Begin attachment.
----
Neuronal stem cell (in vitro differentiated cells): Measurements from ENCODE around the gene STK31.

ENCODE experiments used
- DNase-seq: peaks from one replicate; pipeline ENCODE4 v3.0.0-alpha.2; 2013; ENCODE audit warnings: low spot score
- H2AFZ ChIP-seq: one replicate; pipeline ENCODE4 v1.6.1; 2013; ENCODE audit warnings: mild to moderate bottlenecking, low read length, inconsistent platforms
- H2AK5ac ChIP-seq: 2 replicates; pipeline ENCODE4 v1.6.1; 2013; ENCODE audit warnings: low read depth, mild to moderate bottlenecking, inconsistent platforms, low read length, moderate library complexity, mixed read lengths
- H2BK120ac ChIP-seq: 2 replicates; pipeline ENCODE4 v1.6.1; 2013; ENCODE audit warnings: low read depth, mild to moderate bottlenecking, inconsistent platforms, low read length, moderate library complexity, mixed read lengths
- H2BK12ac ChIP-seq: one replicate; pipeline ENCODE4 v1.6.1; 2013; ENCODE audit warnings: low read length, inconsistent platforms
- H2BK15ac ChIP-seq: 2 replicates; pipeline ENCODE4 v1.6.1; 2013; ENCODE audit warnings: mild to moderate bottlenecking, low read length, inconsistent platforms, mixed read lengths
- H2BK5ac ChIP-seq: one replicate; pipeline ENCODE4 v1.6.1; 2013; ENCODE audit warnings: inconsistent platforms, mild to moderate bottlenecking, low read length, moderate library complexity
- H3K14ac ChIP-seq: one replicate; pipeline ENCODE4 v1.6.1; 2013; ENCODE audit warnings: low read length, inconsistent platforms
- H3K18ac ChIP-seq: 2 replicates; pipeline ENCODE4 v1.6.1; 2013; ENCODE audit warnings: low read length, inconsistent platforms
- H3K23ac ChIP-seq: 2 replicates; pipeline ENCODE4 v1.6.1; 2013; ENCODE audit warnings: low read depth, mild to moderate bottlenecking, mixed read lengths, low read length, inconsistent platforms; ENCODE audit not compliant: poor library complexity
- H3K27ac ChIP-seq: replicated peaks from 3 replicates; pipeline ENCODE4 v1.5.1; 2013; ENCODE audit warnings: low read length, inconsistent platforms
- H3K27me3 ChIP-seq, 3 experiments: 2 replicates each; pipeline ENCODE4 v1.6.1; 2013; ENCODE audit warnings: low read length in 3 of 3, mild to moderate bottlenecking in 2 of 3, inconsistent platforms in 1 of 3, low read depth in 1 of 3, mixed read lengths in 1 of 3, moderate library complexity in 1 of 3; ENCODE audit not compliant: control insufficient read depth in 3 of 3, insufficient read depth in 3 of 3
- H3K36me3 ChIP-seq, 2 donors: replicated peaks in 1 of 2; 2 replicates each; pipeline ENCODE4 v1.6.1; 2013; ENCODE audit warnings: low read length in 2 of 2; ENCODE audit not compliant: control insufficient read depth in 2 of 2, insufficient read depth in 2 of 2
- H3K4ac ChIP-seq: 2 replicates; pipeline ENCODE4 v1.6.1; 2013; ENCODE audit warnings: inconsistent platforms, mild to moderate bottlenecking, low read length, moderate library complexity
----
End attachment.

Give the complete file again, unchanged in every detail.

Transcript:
Neuronal stem cell (in vitro differentiated cells): Measurements from ENCODE around the gene STK31.

ENCODE experiments used
- DNase-seq: peaks from one replicate; pipeline ENCODE4 v3.0.0-alpha.2; 2013; ENCODE audit warnings: low spot score
- H2AFZ ChIP-seq: one replicate; pipeline ENCODE4 v1.6.1; 2013; ENCODE audit warnings: mild to moderate bottlenecking, low read length, inconsistent platforms
- H2AK5ac ChIP-seq: 2 replicates; pipeline ENCODE4 v1.6.1; 2013; ENCODE audit warnings: low read depth, mild to moderate bottlenecking, inconsistent platforms, low read length, moderate library complexity, mixed read lengths
- H2BK120ac ChIP-seq: 2 replicates; pipeline ENCODE4 v1.6.1; 2013; ENCODE audit warnings: low read depth, mild to moderate bottlenecking, inconsistent platforms, low read length, moderate library complexity, mixed read lengths
- H2BK12ac ChIP-seq: one replicate; pipeline ENCODE4 v1.6.1; 2013; ENCODE audit warnings: low read length, inconsistent platforms
- H2BK15ac ChIP-seq: 2 replicates; pipeline ENCODE4 v1.6.1; 2013; ENCODE audit warnings: mild to moderate bottlenecking, low read length, inconsistent platforms, mixed read lengths
- H2BK5ac ChIP-seq: one replicate; pipeline ENCODE4 v1.6.1; 2013; ENCODE audit warnings: inconsistent platforms, mild to moderate bottlenecking, low read length, moderate library complexity
- H3K14ac ChIP-seq: one replicate; pipeline ENCODE4 v1.6.1; 2013; ENCODE audit warnings: low read length, inconsistent platforms
- H3K18ac ChIP-seq: 2 replicates; pipeline ENCODE4 v1.6.1; 2013; ENCODE audit warnings: low read length, inconsistent platforms
- H3K23ac ChIP-seq: 2 replicates; pipeline ENCODE4 v1.6.1; 2013; ENCODE audit warnings: low read depth, mild to moderate bottlenecking, mixed read lengths, low read length, inconsistent platforms; ENCODE audit not compliant: poor library complexity
- H3K27ac ChIP-seq: replicated peaks from 3 replicates; pipeline ENCODE4 v1.5.1; 2013; ENCODE audit warnings: low read length, inconsistent platforms
- H3K27me3 ChIP-seq, 3 experiments: 2 replicates each; pipeline ENCODE4 v1.6.1; 2013; ENCODE audit warnings: low read length in 3 of 3, mild to moderate bottlenecking in 2 of 3, inconsistent platforms in 1 of 3, low read depth in 1 of 3, mixed read lengths in 1 of 3, moderate library complexity in 1 of 3; ENCODE audit not compliant: control insufficient read depth in 3 of 3, insufficient read depth in 3 of 3
- H3K36me3 ChIP-seq, 2 donors: replicated peaks in 1 of 2; 2 replicates each; pipeline ENCODE4 v1.6.1; 2013; ENCODE audit warnings: low read length in 2 of 2; ENCODE audit not compliant: control insufficient read depth in 2 of 2, insufficient read depth in 2 of 2
- H3K4ac ChIP-seq: 2 replicates; pipeline ENCODE4 v1.6.1; 2013; ENCODE audit warnings: inconsistent platforms, mild to moderate bottlenecking, low read length, moderate library complexity